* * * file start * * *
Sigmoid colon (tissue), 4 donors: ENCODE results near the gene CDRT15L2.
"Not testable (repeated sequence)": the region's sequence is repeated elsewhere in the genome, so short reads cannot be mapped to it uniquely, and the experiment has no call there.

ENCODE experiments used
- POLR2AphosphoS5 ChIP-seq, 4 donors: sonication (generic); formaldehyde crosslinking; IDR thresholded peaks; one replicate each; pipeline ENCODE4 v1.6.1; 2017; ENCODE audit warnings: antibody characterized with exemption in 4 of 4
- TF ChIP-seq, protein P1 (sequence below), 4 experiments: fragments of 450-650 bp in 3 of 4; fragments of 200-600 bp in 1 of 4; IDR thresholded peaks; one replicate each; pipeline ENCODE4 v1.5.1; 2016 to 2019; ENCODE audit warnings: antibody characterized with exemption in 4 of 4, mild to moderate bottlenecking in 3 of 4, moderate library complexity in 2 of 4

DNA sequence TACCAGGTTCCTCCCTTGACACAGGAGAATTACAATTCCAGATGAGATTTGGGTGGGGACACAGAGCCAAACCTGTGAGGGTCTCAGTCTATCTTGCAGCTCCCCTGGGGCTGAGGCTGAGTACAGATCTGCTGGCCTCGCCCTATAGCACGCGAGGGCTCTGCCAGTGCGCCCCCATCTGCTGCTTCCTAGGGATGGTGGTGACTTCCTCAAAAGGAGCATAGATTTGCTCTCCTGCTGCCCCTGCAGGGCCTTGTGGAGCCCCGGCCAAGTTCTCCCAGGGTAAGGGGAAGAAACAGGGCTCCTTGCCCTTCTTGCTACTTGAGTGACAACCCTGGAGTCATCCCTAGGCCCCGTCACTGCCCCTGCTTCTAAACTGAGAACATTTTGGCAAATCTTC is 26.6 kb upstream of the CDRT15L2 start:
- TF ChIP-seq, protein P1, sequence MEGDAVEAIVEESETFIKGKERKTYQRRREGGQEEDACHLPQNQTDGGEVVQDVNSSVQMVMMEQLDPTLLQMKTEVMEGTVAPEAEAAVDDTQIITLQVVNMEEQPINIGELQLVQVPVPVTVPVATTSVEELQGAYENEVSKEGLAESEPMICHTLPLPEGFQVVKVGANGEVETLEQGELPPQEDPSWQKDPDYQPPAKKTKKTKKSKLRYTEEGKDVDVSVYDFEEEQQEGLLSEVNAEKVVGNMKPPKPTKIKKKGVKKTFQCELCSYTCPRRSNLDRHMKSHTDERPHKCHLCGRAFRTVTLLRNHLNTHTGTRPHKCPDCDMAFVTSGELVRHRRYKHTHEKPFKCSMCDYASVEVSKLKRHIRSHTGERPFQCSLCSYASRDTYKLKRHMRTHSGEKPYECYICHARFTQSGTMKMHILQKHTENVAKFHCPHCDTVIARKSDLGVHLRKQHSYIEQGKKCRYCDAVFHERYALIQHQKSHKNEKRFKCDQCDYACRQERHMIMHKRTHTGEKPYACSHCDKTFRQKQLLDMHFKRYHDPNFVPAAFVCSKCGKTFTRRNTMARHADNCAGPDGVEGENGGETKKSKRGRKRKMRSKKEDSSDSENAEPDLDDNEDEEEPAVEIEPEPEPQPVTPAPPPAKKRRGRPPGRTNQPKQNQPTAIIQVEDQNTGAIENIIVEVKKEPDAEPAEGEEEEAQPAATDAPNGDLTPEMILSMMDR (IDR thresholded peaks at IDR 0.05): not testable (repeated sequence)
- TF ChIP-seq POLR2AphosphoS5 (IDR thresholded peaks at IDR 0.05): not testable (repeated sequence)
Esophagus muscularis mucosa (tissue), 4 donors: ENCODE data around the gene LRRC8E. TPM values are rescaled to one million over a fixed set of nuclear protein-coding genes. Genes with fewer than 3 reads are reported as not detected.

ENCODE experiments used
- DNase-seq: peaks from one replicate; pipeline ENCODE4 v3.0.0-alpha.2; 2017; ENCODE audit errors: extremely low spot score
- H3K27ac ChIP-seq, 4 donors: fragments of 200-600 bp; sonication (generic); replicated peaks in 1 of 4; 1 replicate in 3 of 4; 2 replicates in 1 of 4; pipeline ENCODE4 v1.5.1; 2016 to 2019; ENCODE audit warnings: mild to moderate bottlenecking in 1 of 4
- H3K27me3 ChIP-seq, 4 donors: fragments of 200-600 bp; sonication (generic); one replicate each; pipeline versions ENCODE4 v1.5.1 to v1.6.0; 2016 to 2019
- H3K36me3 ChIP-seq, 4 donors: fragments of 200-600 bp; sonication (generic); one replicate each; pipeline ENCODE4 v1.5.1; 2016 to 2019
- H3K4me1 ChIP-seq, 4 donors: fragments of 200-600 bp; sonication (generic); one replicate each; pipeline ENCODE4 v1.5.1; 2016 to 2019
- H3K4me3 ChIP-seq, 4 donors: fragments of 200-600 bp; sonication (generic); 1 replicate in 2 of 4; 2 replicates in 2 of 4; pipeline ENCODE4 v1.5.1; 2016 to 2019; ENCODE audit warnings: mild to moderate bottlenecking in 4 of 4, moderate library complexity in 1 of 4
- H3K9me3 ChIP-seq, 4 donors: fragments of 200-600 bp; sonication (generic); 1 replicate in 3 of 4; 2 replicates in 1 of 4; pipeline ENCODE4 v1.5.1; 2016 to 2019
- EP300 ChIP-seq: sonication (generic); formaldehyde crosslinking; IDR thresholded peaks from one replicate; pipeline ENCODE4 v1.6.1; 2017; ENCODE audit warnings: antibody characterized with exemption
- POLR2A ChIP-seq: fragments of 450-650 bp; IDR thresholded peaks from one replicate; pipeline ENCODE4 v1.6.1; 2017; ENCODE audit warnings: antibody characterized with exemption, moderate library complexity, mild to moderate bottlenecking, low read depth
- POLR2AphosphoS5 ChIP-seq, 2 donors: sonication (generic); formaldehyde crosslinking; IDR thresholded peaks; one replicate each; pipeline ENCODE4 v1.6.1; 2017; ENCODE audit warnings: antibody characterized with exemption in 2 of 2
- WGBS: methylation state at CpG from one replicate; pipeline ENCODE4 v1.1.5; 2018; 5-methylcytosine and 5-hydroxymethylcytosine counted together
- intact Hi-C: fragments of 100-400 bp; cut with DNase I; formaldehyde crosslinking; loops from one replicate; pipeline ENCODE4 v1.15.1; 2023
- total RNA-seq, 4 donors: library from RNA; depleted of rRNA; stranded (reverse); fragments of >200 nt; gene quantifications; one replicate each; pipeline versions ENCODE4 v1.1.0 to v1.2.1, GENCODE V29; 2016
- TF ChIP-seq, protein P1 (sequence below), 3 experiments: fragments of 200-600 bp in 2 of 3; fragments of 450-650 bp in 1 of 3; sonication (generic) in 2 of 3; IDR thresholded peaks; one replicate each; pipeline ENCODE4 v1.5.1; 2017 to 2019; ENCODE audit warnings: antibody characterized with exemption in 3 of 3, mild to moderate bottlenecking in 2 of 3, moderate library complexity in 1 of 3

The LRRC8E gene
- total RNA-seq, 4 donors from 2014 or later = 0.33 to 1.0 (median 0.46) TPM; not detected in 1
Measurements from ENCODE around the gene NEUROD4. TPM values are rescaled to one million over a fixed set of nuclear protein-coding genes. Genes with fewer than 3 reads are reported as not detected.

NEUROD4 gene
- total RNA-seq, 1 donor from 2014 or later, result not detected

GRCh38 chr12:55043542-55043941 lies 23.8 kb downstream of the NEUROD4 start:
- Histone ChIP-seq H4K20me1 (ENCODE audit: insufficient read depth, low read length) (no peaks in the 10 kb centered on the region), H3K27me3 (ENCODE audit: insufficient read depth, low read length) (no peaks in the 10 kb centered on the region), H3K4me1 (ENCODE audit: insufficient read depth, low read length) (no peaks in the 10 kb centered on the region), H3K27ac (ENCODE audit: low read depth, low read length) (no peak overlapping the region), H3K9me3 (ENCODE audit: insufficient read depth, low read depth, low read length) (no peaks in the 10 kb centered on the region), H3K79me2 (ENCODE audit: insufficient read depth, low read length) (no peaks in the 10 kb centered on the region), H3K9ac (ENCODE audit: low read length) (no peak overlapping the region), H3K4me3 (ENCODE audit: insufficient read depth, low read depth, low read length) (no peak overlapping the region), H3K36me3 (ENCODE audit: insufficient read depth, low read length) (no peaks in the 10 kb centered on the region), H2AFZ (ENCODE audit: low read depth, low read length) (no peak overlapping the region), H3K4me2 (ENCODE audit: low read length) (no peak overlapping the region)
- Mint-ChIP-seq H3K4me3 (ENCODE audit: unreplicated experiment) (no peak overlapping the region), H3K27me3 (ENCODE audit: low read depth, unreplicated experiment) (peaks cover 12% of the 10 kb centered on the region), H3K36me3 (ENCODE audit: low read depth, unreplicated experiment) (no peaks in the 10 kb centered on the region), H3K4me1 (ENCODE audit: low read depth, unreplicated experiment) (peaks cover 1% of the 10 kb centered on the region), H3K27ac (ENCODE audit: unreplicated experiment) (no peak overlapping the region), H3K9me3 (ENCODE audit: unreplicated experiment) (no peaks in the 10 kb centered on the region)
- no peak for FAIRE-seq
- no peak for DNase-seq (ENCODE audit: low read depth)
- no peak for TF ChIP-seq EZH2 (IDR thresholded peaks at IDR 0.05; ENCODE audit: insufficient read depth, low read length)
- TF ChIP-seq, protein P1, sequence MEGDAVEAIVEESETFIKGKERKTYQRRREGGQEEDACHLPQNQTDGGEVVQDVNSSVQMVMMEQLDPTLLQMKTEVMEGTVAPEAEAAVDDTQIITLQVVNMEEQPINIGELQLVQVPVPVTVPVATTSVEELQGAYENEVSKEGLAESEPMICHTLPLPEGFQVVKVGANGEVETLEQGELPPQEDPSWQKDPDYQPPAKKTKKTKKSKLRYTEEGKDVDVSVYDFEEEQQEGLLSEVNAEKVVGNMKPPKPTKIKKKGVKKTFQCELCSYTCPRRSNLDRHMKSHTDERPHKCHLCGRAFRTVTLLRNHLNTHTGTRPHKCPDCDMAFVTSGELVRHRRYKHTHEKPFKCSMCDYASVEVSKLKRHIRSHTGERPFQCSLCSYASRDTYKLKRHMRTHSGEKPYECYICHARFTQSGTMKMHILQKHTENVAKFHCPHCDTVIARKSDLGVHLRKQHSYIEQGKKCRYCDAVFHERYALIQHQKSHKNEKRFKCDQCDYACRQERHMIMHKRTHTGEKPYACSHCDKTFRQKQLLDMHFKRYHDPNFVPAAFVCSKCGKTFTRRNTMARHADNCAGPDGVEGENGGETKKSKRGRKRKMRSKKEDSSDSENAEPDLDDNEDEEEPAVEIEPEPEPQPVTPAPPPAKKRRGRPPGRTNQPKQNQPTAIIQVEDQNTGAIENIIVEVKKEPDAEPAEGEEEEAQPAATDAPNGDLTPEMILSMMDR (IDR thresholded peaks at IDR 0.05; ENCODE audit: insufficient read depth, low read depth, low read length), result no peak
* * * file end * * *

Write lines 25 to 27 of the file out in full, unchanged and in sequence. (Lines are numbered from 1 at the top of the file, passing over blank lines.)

The LRRC8E gene
- total RNA-seq, 4 donors from 2014 or later = 0.33 to 1.0 (median 0.46) TPM; not detected in 1
Measurements from ENCODE around the gene NEUROD4. TPM values are rescaled to one million over a fixed set of nuclear protein-coding genes. Genes with fewer than 3 reads are reported as not detected.